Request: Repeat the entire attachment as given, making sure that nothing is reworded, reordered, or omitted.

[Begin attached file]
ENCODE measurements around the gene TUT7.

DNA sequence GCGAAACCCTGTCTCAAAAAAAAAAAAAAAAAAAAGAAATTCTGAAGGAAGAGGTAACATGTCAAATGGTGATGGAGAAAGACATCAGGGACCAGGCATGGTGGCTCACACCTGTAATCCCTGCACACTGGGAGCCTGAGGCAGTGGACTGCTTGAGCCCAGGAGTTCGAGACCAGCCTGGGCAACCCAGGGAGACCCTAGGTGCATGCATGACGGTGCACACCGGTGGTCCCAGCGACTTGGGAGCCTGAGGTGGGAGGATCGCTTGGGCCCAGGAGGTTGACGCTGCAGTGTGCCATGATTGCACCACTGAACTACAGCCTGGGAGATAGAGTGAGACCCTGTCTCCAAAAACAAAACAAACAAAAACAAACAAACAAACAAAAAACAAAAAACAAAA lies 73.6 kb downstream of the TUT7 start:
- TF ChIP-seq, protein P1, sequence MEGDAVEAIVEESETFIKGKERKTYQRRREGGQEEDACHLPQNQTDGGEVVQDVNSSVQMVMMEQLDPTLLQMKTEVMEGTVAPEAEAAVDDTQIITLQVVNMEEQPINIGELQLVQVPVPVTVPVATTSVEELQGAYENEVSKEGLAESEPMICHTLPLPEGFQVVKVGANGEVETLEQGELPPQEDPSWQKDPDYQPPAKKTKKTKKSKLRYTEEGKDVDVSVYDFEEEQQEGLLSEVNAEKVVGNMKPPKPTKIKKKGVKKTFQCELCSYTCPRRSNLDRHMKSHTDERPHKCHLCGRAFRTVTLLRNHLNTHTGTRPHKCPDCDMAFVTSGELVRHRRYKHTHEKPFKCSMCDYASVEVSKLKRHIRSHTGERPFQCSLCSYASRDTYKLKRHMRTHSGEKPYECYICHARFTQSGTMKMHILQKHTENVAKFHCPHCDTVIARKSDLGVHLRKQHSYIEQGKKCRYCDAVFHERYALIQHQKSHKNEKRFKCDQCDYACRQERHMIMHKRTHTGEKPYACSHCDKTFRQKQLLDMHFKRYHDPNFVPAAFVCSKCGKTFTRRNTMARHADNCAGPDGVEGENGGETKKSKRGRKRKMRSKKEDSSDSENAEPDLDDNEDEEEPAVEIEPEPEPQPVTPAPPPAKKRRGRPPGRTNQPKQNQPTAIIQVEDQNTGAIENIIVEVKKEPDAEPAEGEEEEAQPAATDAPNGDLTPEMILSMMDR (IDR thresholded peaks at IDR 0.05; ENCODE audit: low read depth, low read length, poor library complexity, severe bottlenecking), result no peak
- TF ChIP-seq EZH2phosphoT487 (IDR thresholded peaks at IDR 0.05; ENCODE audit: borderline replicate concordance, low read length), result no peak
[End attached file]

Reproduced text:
ENCODE measurements around the gene TUT7.

DNA sequence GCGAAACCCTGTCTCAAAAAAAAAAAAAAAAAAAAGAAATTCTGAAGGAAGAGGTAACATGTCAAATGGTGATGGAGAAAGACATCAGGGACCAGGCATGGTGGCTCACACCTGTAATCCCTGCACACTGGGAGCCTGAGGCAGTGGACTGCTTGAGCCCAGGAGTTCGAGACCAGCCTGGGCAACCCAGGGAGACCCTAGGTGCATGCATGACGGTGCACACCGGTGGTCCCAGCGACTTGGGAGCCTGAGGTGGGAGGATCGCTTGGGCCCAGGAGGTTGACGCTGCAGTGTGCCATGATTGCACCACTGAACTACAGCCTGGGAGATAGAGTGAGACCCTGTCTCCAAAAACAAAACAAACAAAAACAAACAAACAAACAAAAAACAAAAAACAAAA lies 73.6 kb downstream of the TUT7 start:
- TF ChIP-seq, protein P1, sequence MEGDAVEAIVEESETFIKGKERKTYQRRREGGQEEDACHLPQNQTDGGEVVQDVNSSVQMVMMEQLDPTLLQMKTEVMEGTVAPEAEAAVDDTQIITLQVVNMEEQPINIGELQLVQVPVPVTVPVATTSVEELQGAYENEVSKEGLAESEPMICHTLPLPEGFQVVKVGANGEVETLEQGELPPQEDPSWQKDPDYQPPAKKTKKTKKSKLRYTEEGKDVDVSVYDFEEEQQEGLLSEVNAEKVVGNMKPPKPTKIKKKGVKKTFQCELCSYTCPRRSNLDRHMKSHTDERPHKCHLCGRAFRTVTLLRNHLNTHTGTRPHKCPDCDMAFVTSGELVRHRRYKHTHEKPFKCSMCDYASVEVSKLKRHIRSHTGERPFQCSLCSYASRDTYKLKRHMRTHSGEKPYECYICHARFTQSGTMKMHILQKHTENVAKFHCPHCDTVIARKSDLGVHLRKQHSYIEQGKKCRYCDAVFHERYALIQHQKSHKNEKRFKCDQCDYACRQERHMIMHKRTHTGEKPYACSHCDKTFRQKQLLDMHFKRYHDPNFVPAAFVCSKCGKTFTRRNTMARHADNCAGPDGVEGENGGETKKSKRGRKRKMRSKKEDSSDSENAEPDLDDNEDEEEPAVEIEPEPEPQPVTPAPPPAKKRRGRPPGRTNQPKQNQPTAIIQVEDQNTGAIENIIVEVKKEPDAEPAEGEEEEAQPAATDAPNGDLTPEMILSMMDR (IDR thresholded peaks at IDR 0.05; ENCODE audit: low read depth, low read length, poor library complexity, severe bottlenecking), result no peak
- TF ChIP-seq EZH2phosphoT487 (IDR thresholded peaks at IDR 0.05; ENCODE audit: borderline replicate concordance, low read length), result no peak